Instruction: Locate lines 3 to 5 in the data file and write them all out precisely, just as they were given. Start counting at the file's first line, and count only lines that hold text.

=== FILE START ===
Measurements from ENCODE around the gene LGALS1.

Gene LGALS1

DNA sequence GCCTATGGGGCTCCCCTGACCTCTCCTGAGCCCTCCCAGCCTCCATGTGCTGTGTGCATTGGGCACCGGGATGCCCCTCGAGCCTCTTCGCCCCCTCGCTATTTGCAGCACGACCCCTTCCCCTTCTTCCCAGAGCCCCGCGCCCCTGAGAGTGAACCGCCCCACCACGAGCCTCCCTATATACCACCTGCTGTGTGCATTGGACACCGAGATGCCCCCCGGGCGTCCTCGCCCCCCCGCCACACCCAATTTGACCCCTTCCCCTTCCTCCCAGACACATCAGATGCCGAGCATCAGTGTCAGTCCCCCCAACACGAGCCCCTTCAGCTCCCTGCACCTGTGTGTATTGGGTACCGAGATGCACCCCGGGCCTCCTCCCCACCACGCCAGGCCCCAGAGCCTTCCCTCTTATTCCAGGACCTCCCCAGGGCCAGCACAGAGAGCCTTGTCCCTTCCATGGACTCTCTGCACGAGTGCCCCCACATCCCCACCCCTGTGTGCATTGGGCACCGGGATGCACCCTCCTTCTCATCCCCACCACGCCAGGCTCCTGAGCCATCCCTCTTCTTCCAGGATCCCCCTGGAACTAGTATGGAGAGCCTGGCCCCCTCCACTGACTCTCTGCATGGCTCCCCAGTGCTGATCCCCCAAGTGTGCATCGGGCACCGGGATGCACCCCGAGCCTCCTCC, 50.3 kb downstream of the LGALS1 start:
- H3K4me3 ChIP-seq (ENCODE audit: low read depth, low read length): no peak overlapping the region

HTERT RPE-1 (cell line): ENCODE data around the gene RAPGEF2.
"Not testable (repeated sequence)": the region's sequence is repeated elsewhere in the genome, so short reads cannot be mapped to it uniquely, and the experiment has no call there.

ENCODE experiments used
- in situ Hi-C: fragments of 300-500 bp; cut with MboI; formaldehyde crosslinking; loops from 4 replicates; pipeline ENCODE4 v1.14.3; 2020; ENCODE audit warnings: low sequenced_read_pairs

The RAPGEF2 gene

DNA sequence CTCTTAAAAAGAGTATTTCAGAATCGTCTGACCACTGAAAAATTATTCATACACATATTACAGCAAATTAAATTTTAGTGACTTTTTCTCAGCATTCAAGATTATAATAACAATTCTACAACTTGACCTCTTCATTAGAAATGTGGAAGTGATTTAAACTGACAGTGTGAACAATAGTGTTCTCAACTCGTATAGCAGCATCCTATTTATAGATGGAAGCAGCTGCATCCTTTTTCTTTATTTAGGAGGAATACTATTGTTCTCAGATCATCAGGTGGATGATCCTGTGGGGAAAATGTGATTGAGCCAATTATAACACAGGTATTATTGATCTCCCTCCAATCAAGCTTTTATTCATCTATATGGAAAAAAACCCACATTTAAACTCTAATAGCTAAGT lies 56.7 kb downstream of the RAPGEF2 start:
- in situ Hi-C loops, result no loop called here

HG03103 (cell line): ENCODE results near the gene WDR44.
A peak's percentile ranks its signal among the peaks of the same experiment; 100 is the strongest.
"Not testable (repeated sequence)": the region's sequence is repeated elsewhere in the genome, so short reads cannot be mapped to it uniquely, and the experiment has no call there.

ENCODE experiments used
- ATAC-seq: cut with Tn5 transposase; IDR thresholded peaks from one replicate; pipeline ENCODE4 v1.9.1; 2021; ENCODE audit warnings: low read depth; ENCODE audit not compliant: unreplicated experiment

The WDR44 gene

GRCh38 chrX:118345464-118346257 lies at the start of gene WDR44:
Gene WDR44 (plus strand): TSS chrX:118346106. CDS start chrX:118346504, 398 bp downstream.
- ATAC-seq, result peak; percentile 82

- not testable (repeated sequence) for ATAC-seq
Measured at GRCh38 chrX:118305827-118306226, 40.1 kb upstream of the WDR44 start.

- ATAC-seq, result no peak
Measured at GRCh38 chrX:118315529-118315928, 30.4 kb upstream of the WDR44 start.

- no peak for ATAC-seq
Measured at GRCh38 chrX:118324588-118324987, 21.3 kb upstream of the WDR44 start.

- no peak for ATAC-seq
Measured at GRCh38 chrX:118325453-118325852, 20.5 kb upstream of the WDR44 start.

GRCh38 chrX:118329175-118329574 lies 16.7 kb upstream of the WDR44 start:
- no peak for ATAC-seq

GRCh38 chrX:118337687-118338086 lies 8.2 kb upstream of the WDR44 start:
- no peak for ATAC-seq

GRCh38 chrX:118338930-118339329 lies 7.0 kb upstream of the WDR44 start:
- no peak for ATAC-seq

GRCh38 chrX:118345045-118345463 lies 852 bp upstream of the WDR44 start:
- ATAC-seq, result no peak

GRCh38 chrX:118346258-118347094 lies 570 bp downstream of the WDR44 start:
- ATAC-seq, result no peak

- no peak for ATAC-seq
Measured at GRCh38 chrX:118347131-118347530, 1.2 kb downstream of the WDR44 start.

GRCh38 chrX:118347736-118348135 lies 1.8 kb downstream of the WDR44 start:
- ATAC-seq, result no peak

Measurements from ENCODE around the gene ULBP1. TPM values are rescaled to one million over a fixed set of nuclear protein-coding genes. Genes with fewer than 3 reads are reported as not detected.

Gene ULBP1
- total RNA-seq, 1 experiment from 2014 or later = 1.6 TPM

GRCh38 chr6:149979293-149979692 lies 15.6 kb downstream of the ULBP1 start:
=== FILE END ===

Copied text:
DNA sequence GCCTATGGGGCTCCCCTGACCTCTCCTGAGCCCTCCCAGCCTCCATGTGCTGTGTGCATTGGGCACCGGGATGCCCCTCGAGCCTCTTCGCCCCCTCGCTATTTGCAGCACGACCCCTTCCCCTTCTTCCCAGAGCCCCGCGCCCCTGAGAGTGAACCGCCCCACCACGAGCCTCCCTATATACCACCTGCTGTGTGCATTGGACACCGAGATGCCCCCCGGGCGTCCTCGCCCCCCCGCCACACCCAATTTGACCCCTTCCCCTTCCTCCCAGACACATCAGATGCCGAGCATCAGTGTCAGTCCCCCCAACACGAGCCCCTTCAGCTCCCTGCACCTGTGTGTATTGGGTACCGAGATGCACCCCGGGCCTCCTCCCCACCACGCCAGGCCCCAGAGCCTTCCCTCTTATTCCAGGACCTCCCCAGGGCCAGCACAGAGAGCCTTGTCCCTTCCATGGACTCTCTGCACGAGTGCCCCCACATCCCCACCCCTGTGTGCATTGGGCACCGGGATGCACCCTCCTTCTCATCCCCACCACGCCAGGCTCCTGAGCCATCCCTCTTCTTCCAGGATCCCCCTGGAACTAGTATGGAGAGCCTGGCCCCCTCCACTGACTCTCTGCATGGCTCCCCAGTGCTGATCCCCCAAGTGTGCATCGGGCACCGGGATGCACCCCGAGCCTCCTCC, 50.3 kb downstream of the LGALS1 start:
- H3K4me3 ChIP-seq (ENCODE audit: low read depth, low read length): no peak overlapping the region

HTERT RPE-1 (cell line): ENCODE data around the gene RAPGEF2.